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Bug#183149: Acknowledgement (xserver-common: New X packages missing many functions.)



retitle 183149 xserver-xfree86: [xtt] Symbol FontFilePriorityRegisterRenderer from module /usr/X11R6/lib/modules/fonts/libxtt.a is unresolved!
reassign 183149 xserver-xfree86
severity 183149 important
merge 182687 183149
thanks

On Sun, Mar 02, 2003 at 08:11:15PM -0500, Chris Hoover wrote:
> Sorry, it looks like it did not include my errors.  Here they are:
[...]
> Symbol FontFilePriorityRegisterRenderer from module /usr/X11R6/lib/modules/fonts/libxtt.a is unresolved!
> (II) [GLX]: Initializing GLX extension
> 
> 
> 	This should not happen!
> 	An unresolved function was called!
> 
> Fatal server error:

[This is a form letter.]

Hello,

You recently filed a duplicate bug report against Debian's XFree86
packages; that is, the problem had already been reported.

While there is often nothing inherently wrong with doing so, the filing of
duplicate reports can cause Debian package maintainers to spend time
performing triage and maintenance operations on bug reports (e.g.,
instructing the Debian Bug Tracking System to merge the duplicates) that
could otherwise be spent resolving problems and doing other work on the
package.

One very good way to file bugs with the Debian Bug Tracking System is to
use the "reportbug" package and command of the same name.  A very nice
feature of reportbug is that, if the machine where you run it has network
access to the World Wide Web, it can query the Debian Bug Tracking System
and show you existing reports.  This reduces the chance that you'll file a
duplicate report, and offers you the option of adding follow-up information
to an existing bug report.  This is especially valuable if you have unique
information to add to an existing report, because this way information
relevant to the problem is gathered together in one place as opposed to
being scattered among multiple, duplicate bug reports where some facts may
be overlooked by the package maintainers.  The reportbug program also does
a lot of automatic information-gathering that helps package maintainers to
understand your system configuration, and also ensures that your message to
the Debian Bug Tracking System is well-formed so that it is processed
correctly by the automated tools that manage the reports.  (If you've ever
gotten a "bounce" message from the Debian Bug Tracking System that tells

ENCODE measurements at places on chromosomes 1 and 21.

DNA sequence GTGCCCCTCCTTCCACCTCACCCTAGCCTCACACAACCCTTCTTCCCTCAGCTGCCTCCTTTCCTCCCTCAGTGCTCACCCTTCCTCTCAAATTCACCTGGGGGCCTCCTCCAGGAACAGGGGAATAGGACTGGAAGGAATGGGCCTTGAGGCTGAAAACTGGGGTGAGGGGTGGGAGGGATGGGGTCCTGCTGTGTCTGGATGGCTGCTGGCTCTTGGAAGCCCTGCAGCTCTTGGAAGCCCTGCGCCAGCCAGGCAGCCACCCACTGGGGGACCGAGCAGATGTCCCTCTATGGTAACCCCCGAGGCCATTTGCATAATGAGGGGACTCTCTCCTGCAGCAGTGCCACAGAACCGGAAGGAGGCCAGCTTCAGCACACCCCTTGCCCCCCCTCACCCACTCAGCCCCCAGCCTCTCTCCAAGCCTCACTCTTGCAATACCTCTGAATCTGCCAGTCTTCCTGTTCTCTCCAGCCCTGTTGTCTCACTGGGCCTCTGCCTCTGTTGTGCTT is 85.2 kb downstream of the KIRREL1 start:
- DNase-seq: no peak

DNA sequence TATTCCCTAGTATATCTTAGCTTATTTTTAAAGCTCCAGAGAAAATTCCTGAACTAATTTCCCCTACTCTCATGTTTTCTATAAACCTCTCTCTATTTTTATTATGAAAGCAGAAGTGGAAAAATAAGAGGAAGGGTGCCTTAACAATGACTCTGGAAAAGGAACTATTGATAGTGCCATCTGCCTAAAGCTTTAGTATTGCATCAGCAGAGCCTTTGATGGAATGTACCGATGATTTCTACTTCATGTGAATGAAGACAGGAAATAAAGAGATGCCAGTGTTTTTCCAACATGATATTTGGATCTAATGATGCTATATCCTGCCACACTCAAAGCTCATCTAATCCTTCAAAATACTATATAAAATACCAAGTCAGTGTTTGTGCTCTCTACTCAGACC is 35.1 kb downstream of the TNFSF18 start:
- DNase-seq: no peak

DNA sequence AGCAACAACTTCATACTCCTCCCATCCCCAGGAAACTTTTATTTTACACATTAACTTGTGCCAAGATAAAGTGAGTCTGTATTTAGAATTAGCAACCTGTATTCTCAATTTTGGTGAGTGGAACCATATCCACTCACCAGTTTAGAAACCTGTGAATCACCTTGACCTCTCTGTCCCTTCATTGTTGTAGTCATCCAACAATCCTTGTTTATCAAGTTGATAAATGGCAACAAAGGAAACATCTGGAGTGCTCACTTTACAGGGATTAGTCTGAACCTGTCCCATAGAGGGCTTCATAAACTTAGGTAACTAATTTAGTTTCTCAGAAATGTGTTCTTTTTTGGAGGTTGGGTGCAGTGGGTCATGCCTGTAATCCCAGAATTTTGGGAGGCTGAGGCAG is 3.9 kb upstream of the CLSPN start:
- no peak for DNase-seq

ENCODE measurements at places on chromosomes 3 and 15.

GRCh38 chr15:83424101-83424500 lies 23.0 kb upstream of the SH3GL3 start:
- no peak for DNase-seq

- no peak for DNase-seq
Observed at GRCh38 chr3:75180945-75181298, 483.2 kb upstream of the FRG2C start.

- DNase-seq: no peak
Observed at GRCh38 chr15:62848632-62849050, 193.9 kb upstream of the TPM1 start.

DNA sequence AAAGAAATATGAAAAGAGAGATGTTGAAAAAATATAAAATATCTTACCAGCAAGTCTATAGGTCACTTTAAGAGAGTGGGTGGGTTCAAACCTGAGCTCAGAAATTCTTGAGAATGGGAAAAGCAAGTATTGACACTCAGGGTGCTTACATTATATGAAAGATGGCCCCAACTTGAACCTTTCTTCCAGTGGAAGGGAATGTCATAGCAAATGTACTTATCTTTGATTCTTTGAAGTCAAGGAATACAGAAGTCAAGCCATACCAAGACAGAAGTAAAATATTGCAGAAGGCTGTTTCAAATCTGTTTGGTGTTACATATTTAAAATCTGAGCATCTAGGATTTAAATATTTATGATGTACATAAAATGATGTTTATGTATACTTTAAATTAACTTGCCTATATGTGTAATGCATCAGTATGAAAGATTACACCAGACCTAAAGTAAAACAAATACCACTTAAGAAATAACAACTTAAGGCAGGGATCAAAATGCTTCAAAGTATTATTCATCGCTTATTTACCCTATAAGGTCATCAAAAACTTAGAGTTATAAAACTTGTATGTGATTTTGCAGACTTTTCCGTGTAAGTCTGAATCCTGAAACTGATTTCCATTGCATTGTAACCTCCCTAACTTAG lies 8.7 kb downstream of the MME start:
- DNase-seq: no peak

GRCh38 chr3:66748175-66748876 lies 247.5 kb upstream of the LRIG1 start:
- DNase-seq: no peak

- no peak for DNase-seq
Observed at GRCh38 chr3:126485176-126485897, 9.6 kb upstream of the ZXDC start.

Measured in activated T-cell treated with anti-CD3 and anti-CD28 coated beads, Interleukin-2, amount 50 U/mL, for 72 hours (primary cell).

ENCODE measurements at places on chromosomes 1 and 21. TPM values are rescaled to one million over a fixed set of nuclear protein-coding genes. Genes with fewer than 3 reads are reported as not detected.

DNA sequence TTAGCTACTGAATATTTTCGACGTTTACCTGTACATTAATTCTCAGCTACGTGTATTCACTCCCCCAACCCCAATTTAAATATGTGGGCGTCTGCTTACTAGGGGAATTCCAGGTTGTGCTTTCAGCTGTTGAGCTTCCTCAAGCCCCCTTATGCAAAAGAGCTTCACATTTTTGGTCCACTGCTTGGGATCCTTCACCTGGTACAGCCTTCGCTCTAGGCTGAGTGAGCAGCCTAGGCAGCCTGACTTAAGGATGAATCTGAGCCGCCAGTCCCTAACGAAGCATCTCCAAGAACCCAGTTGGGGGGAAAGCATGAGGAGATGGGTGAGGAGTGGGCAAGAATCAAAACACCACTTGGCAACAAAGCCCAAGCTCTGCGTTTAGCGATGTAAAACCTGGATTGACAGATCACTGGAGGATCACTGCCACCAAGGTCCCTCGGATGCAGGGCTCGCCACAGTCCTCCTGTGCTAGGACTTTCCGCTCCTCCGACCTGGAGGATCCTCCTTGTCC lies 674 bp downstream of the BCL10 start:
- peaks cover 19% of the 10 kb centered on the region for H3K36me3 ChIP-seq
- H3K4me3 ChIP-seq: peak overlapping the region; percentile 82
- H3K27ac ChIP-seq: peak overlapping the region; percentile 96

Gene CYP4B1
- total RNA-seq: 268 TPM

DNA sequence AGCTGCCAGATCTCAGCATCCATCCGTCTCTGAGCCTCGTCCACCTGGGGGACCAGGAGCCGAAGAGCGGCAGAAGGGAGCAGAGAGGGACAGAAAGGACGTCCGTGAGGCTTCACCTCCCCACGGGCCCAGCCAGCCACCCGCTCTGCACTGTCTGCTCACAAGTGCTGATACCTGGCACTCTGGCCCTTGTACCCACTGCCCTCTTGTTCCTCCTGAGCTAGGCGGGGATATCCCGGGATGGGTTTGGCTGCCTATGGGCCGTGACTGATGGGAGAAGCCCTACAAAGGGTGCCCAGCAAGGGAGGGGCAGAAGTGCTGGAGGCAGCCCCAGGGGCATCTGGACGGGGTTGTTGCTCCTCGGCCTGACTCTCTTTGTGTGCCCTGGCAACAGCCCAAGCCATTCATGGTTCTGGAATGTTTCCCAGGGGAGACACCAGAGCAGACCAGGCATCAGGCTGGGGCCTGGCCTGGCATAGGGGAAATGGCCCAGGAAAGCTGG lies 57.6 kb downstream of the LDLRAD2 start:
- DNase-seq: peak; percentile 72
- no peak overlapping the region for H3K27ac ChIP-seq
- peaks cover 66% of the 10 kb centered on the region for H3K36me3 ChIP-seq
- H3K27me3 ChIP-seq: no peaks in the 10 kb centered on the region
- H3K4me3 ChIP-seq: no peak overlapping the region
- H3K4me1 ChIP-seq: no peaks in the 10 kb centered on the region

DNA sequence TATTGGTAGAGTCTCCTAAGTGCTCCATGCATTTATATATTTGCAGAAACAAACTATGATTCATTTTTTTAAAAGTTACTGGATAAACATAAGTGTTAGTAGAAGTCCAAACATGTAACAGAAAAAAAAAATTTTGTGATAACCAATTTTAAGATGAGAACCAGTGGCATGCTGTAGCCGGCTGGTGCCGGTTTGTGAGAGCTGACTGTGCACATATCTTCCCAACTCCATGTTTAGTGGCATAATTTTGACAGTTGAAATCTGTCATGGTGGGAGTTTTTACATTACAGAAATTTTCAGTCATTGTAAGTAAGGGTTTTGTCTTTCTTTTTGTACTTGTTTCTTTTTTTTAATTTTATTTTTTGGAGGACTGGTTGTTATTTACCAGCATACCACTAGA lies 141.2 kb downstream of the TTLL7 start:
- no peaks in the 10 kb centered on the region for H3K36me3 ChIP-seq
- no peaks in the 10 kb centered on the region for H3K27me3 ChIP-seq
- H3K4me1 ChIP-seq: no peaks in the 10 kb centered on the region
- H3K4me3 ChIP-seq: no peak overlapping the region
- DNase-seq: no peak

you your message couldn't be processed, you might appreciate this latter
feature.)

Therefore, I strongly urge you to give "reportbug" a try as your primary
bug reporting tool for the Debian System.

One way to install reportbug is with "apt-get"; for
example:

  $ apt-get install reportbug

The "reportbug" command has a few different modes that cater to different
levels of user expertise.  If this message has contained a lot of jargon
that is unfamiliar to you, you likely want to use reportbug's "novice"
mode; here's one way to do that.

  $ reportbug --mode=novice
  Please enter the name of the package in which you have found a problem,
  or type 'other' to report a more general problem.
  >

If you're more sophisticated, or if you are not using the released version
of Debian ("stable"), but instead Debian "testing" or "unstable", you
should use reportbug's standard mode.

  $ reportbug
  Please enter the name of the package in which you have found a problem,
  or type 'other' to report a more general problem.
  >

The reportbug command is extensively documented in its usage message and
manual page.  Commands to view these pieces of documentation are:

  $ reportbug --help | more
  $ man reportbug

(The output of the above commands has been omitted from this message.)

Thanks for using the Debian system!

-- 
G. Branden Robinson                |    Freedom is kind of a hobby with me,
Debian GNU/Linux                   |    and I have disposable income that
branden@debian.org                 |    I'll spend to find out how to get
http://people.debian.org/~branden/ |    people more of it. -- Penn Jillette

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